Departures

 •   •   • Dir.

Reviewed by   |  Mar 7, 2015

Yojiro Takita has come a long way since his ‘Groper Train’ films. The director who walked off with 2009’s ‘Best Film In A Foreign Language’ Oscar started his career behind the lens with a rash of additions to that very odd Japanese Pink series before building his reputation within mainstream cinema. However unlikely the journey to being the toast of world cinema was, there can be no doubt that Takita’s accrued skills have reached their apogee with ‘Departures’.

After his fledgling orchestra is disbanded, cellist Daigo (Motoki) decides to sell his equipment and go back to the rural town of his birth. Disillusioned with his own musical skills, Daigo takes his wife with him to Sakata for the first time before his mother’s death years earlier and takes up residence in the cafe she left him in her will. Memories of his feckless father – who left the family to fend for themselves when he was young – continues to haunt Daigo who is accustomed to bottling up his painful emotions within. This stoic exterior proves quite an asset when he unknowingly takes a job in a funeral parlour and has to keep it a secret from his wife and friends.

When his role as an encoffiner is discovered, he is given an ultimatum by his wife and shunned by the neighbourhood. Yet Daigo has come to appreciate the importance of the work he does and the comfort it brings the surviving relatives, continuing this Japanese tradition despite outside pressure. Along with his wise old employer, the understudy gets the opportunity to offer support to the town’s inhabitants in their saddest moments and begins to soothe his own pain vicariously.

Tackling a taboo subject with maturity and outstanding sensitivity, it should be of no great surprise to see ‘Departures’ striking a chord with audiences around the globe. The story may focus on a traditionally Asian aspect of the mourning process, but the emotional resonance of seeing how Daigo helps with his customers’ ‘departures’ is presented in a way that every viewer should be able to empathise with irrespective of their cultural background. The job of ‘encoffining’ – which encompasses the preparation and cleansing of the body in front of the sobbing relatives – is beautifully shot. That may sound an unusual description of the event seen throughout the story, but Yojiro Takita directs these moments with a breath-taking dignity. There is a thankful lack of an intrusive soundtrack during these frames and the attention to detail of their work makes it a fascinating, though upsetting set of sequences.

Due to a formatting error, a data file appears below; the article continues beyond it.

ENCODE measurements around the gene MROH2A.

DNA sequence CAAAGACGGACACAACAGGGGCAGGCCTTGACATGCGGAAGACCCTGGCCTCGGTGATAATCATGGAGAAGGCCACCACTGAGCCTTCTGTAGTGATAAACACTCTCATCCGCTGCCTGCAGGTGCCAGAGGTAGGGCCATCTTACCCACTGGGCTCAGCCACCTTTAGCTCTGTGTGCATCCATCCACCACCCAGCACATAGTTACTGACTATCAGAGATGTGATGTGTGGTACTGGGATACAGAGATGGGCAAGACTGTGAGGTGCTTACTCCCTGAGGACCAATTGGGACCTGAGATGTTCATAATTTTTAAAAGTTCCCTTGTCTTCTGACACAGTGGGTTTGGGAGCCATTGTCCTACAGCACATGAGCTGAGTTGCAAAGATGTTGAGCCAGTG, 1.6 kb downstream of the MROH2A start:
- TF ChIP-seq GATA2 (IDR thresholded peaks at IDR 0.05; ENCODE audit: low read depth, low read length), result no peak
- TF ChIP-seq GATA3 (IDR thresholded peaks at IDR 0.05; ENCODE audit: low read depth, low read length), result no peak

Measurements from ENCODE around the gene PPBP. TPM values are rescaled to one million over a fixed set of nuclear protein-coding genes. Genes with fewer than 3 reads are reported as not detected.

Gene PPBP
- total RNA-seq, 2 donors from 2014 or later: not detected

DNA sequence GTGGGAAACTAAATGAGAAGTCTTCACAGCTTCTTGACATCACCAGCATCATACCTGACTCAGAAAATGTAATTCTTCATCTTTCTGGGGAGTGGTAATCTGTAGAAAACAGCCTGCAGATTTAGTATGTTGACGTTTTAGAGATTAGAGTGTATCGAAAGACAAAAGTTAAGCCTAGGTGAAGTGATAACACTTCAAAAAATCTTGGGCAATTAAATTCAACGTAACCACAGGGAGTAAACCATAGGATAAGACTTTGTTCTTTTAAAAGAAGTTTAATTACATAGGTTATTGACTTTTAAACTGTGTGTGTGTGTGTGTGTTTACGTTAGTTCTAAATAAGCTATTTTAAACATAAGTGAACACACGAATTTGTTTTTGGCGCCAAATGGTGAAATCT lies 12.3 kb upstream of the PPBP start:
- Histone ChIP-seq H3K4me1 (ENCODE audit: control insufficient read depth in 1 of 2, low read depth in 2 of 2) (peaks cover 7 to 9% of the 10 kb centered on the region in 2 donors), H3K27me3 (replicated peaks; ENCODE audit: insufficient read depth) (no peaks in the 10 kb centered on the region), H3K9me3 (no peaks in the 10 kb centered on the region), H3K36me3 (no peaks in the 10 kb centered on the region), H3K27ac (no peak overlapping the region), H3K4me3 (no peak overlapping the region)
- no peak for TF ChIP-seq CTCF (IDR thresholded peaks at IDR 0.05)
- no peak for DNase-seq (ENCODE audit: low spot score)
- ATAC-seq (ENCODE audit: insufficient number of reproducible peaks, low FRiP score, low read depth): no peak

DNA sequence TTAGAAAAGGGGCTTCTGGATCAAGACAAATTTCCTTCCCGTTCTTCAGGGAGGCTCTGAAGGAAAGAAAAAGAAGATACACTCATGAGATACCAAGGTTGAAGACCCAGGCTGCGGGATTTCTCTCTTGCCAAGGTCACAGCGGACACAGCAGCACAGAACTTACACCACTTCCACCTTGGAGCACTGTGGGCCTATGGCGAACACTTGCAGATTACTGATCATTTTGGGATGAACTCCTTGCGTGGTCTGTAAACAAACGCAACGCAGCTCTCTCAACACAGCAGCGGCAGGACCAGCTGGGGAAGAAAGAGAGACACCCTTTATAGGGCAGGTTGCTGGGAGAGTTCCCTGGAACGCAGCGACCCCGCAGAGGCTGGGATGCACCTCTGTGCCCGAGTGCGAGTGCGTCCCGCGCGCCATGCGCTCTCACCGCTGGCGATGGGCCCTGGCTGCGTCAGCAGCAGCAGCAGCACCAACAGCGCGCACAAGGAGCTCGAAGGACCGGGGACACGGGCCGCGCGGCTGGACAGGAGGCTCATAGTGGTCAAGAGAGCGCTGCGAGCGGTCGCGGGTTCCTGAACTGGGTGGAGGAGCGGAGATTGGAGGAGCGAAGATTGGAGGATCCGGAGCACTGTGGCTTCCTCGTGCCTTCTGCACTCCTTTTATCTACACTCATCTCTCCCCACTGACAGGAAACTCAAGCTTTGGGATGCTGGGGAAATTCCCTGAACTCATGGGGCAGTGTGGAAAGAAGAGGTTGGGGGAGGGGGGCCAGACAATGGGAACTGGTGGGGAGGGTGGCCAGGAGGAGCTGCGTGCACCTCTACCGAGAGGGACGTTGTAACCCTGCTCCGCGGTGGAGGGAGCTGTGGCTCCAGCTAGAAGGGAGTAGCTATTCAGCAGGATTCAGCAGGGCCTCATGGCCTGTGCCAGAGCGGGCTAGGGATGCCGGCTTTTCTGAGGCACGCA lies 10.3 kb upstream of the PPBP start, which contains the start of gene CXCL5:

‘Departures’ is just as cogent when it looks at human relationships. Takita paints a picture of a society where the living are just as compromised as the dead and the things unsaid weigh heavy on the faces of the protagonists. This is achieved through the ability of the cast – Tsutomu Yamazaki is especially strong among this excellent cast – and our director’s ability to keep the story away from histrionics. Some of the most haunting moments are when the surviving relatives show their appreciation to the duo after the ceremony and their work is given the only acclaim that matters. ‘Departures’ is not a film that produces any shocking twists, but then the narrative is best dealt with in the pragmatic way that the makers choose rather than any operatic outpourings of grief.

Ultimately the story becomes about communication and redemption. The final sub-plot is fairly easy to telegraph though that makes the conclusion all the more profound. Any of the few critics who have accused ‘Departures’ of turning ‘sentimental’ near the end would probably prefer a Bergmanesque iciness to the themes, but this humble reviewer cannot think of a better example of this subject matter being handled on screen. Sometimes Japanese cinema exhibits a delicate intricacy that reminds one of the culture’s ornate rituals of cuisine and etiquette; the precision in which every movement and every word is performed is almost hypnotic. ‘Departures’ balances this with a compassion that befits the style as much as the substance.  This is first-class film-making.

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